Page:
Sugimoto Ties APL Scoring Record

Opening 63 matches best 18-hole round, gives two-stroke lead after first round at Laurel Hill

Eric Sugimoto shot a record-tying, 7-under 63 during the first round of stroke-play qualifying at the 2013 U.S. Amateur Public Links Championship on Monday at Laurel Hill Golf Club. (USGA/Joel Kowsky)
By Michael Trostel, USGA
July 15, 2013

LORTON, Va. – Eric Sugimoto made five birdies on his opening nine to card a record-tying, 7-under 63 and take a two-stroke lead following the first round of stroke-play qualifying at the 2013 U.S. Amateur Public Links Championship being conducted at the 7,022-yard, par-70 Laurel Hill Golf Club.

Garrett Rank and Ian Davis are two strokes back after shooting 5-under 65s, followed by Sam Saunders, who posted a 66.

On a day when the Heat Index reached triple digits in the metro-Washington D.C. area, Sugimoto, 19, of San Diego, was as scorching as the weather. Starting on No. 10, he birdied his opening hole and followed it with a kick-in 3 at the par-4 12th. Sugimoto converted another birdie at the long par-5 15th, stuffed a 7-iron to within a few feet for a birdie 2 at the 16th and closed his first nine with another birdie at the par-5 18th.

In all, he registered seven birdies, including one on each of the three par 5s. His bogey-free day matched Danny Green’s first-round 63 at Rush Creek G.C. in Maple Grove, Minn., in 2004 for the lowest 18-hole score in APL history.

“Shooting a 63 is great wherever I’m playing, but I wasn’t really thinking about it,” said Sugimoto. “I just stuck to my game plan, hit a couple close early and took advantage. Everything just went well for me today. It was nice to have it click.”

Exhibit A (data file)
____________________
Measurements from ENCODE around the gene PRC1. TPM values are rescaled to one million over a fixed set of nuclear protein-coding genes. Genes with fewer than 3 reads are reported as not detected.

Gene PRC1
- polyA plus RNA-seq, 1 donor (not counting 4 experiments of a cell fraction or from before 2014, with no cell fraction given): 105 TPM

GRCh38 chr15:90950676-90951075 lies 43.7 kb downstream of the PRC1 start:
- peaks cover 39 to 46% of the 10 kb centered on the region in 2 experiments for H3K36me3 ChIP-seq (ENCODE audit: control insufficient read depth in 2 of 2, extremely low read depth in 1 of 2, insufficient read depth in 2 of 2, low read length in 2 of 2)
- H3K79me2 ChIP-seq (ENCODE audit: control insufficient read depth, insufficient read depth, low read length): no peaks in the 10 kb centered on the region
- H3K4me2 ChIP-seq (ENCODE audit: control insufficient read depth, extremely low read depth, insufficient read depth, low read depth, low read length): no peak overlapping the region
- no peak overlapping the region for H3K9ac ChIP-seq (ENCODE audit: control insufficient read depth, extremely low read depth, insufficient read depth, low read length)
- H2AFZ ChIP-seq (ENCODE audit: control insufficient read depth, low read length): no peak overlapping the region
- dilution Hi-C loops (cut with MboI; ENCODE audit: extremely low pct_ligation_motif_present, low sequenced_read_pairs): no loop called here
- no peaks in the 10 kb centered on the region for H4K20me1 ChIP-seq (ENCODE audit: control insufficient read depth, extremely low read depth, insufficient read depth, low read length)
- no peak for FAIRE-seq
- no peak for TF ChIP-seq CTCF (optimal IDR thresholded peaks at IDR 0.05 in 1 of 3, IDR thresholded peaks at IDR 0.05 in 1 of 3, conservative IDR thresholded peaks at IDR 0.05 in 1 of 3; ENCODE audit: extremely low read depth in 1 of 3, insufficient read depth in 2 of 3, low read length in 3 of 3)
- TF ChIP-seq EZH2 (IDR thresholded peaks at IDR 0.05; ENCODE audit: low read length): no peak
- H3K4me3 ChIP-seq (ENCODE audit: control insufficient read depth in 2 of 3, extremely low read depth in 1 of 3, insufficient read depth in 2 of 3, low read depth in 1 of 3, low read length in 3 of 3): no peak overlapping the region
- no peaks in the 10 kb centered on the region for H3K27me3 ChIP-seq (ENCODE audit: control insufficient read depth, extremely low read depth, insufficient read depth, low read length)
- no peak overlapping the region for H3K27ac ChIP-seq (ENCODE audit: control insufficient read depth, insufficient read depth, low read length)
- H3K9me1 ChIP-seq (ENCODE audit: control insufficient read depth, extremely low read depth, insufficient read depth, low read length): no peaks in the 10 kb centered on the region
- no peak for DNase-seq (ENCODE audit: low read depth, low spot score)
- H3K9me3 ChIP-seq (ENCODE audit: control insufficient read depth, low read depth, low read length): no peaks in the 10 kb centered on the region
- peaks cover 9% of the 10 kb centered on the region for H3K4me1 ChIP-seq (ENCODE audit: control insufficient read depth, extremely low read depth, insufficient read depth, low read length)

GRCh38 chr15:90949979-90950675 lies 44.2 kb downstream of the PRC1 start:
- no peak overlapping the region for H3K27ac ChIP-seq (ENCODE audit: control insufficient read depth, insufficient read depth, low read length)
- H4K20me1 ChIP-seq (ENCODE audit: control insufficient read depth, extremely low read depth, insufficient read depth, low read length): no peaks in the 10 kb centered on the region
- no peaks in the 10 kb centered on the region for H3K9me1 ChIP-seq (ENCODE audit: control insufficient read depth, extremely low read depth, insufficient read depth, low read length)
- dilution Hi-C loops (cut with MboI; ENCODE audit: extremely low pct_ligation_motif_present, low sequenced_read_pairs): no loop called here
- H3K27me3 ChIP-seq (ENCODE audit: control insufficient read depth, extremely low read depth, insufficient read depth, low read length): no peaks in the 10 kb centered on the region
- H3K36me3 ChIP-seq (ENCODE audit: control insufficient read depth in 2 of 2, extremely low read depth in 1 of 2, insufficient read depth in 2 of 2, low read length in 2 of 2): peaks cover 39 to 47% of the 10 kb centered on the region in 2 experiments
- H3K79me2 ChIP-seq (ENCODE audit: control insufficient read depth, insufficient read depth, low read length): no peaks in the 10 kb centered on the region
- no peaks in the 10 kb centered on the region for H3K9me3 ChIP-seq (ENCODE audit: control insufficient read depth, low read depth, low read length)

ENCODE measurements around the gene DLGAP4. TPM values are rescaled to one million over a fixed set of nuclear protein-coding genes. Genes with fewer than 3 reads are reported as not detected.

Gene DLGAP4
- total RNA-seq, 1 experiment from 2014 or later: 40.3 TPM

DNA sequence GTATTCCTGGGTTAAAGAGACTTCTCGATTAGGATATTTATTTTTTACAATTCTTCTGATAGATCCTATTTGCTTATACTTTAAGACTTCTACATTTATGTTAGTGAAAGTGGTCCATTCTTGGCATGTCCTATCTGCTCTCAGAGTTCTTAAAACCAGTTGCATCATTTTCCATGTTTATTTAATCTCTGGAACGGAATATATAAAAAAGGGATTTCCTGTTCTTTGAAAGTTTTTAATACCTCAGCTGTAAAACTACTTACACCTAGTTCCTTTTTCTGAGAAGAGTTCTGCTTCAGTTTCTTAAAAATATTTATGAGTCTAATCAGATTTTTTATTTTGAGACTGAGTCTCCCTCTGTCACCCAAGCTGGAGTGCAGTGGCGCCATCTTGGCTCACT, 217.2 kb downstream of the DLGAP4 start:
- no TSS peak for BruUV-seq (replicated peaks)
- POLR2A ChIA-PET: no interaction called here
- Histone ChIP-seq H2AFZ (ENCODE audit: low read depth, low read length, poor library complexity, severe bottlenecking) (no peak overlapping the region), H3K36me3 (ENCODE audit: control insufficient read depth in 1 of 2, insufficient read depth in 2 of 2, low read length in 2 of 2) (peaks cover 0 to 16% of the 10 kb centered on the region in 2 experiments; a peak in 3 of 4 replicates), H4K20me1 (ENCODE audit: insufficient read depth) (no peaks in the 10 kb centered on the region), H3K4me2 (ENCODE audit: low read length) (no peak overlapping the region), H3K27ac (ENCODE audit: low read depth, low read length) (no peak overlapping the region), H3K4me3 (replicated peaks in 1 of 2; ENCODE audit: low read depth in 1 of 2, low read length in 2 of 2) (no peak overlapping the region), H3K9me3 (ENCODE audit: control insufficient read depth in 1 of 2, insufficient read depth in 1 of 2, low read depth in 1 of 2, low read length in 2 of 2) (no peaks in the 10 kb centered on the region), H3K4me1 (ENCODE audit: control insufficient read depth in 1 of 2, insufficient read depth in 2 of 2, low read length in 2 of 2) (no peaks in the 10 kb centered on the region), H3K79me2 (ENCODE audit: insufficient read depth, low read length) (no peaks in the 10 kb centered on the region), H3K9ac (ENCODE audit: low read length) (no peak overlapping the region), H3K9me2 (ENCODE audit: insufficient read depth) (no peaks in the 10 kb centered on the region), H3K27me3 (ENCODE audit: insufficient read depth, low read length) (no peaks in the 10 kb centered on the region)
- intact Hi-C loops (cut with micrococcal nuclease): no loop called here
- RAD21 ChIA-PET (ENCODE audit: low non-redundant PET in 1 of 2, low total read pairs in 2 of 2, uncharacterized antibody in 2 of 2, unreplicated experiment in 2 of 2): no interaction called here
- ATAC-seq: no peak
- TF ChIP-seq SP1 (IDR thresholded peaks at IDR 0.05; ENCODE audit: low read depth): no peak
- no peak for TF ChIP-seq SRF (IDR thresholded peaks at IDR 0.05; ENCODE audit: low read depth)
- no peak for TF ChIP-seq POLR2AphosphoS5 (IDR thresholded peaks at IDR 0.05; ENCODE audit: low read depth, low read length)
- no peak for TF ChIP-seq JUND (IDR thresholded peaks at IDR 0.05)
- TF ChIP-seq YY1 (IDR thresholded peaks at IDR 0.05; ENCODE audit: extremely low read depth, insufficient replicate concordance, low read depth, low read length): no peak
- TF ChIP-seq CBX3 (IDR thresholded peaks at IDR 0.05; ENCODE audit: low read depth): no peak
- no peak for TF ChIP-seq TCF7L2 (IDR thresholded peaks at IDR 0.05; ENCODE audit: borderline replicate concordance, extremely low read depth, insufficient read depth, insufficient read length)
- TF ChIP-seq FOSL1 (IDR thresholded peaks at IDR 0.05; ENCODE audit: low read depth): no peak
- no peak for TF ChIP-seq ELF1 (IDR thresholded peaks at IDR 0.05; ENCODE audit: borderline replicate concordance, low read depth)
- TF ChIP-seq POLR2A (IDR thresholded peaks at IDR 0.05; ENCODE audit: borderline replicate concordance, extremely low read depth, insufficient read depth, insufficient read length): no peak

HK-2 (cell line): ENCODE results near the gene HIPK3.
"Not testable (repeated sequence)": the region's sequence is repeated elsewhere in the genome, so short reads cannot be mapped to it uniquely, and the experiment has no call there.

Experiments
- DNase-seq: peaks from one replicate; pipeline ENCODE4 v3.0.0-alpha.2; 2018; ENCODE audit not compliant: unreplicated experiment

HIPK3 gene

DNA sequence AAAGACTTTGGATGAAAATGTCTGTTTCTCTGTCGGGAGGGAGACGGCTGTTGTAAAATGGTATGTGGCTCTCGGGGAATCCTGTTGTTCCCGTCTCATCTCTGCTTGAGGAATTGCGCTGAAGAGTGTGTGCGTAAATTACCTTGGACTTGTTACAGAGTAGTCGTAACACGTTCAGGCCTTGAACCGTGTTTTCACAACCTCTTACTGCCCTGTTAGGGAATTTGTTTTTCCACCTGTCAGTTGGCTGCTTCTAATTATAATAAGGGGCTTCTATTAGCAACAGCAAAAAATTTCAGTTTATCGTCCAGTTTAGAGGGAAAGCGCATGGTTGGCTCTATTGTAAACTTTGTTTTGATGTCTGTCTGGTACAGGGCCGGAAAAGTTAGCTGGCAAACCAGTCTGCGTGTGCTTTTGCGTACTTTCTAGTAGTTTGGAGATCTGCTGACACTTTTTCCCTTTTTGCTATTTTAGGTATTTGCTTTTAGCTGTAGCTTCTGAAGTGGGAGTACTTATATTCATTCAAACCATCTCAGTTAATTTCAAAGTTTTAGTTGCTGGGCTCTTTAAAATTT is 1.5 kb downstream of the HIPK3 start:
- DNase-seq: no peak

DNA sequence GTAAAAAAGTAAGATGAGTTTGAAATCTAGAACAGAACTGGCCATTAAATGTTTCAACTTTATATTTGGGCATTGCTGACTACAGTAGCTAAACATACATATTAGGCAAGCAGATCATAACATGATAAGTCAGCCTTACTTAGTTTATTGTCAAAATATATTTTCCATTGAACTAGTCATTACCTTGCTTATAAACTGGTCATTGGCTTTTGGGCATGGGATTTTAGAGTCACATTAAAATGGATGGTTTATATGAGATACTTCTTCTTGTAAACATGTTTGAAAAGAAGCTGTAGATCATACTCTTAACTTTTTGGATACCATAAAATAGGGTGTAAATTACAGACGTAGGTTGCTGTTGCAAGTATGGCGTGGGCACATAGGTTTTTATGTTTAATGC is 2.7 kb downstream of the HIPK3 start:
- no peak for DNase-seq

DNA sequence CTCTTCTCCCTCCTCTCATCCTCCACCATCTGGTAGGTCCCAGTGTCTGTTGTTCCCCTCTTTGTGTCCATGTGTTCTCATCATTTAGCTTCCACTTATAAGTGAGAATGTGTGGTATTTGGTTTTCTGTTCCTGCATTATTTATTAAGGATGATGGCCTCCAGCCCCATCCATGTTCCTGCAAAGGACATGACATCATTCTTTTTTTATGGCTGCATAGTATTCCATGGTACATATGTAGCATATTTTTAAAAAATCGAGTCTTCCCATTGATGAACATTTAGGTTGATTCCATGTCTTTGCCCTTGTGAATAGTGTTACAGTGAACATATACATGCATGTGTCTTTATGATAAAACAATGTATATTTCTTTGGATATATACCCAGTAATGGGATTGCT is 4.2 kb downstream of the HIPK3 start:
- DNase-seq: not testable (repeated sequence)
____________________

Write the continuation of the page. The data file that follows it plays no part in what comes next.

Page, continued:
Sugimoto, a rising junior at the University of the Pacific, led his team to the Big West Conference Championship this spring, where he won the individual title in a two-hole playoff.

“I have lot more confidence in my game from playing in the bigger tournaments,” said Sugimoto. “I now know that I can compete and am beginning to feel very comfortable. I know I can be there in the end.”

Rank, a hockey referee who finished runner-up at last year’s U.S. Mid-Amateur, made six birdies and one bogey on the 2005 Bill Love design. Starting on the 10th hole, the 25-year-old from Canada made eight pars and one birdie on his first nine, then kicked it into gear on the second nine with five more birdies, including an 8-iron to 3 feet on the 186-yard, par-3 fourth.

“I drove it well, hit a bunch of greens and made a few 15 footers,” said Rank. “It wasn’t anything spectacular, but I gave myself a lot of chances out there.”

Rank finished second at last week’s Ontario Amateur and has top-20 finishes at the Northeast Amateur and the Sahalee Players Championship this summer. The Ontario native hopes to qualify for or receive an exemption into the PGA Tour’s RBC Canadian Open next week. He will play in the U.S. Mid-Amateur in October with hopes of avenging his 1-down loss to Nathan Smith in 2012 at Conway Farms Golf Club in suburban Chicago. This week, he is hoping to draw on that experience at the APL.

“Now I know what it takes to play eight rounds in six days,” said Rank. “I think I can use that to my advantage.”

Davis, of Edmond, Okla., bogeyed his first hole, but played nearly flawlessly from there, closing the round with birdies on four of his last six holes.

Competing against two of his Oklahoma State teammates, Talor Gooch and Jordan Niebrugge, and with assistant coach Brian Guetz on his bag, Davis has high hopes for his first USGA championship. He won the Royal Oaks Intercollegiate in October 2012, finished eighth in the NCAA Division I Championship and recently qualified for the 2013 U.S. Amateur that will be played next month at The Country Club in Brookline, Mass.

“I’ve built a lot of confidence from playing well at nationals,” said Davis. “And it’s great to have [Gooch and Niebrugge] here too. It should be a really fun week.”